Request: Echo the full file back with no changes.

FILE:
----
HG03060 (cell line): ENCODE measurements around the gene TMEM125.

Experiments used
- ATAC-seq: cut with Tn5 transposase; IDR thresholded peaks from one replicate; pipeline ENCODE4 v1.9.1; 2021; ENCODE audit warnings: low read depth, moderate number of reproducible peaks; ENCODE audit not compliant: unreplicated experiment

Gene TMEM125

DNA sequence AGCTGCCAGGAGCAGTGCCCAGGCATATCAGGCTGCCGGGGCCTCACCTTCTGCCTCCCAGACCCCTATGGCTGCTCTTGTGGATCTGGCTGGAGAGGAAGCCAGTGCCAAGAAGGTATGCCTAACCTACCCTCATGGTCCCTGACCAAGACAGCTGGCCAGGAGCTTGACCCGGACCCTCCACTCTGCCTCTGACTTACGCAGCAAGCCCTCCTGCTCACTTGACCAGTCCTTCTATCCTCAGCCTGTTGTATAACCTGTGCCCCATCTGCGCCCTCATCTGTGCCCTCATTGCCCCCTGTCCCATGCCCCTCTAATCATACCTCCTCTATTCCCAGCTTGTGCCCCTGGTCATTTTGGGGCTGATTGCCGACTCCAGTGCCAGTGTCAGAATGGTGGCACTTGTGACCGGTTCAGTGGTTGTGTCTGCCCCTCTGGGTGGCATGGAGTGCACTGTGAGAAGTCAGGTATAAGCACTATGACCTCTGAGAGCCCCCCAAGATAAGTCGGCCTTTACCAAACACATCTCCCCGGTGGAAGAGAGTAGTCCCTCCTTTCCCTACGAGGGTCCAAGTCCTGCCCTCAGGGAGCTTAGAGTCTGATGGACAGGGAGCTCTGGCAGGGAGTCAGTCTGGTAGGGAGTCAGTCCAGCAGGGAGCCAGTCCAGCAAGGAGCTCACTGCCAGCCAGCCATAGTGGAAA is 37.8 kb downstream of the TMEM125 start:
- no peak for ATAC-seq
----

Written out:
HG03060 (cell line): ENCODE measurements around the gene TMEM125.

Experiments used
- ATAC-seq: cut with Tn5 transposase; IDR thresholded peaks from one replicate; pipeline ENCODE4 v1.9.1; 2021; ENCODE audit warnings: low read depth, moderate number of reproducible peaks; ENCODE audit not compliant: unreplicated experiment

Gene TMEM125

DNA sequence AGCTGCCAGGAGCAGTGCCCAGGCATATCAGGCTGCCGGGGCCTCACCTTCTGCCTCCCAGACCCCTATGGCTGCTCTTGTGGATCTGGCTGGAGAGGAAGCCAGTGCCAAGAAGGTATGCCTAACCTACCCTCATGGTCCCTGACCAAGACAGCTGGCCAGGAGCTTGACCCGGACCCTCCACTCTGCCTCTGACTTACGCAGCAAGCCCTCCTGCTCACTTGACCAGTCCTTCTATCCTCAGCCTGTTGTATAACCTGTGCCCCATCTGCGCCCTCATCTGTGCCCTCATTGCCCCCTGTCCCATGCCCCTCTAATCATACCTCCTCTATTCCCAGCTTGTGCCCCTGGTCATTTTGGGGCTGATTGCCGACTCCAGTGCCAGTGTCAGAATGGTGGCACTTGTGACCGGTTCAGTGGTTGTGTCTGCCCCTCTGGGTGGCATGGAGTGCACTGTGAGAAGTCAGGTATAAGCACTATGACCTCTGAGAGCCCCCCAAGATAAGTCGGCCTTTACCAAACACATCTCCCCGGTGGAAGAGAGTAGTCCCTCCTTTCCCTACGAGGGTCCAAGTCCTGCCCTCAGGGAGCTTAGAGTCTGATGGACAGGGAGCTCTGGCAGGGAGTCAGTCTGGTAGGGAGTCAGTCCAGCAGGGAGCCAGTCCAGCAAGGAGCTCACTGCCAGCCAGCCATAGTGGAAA is 37.8 kb downstream of the TMEM125 start:
- no peak for ATAC-seq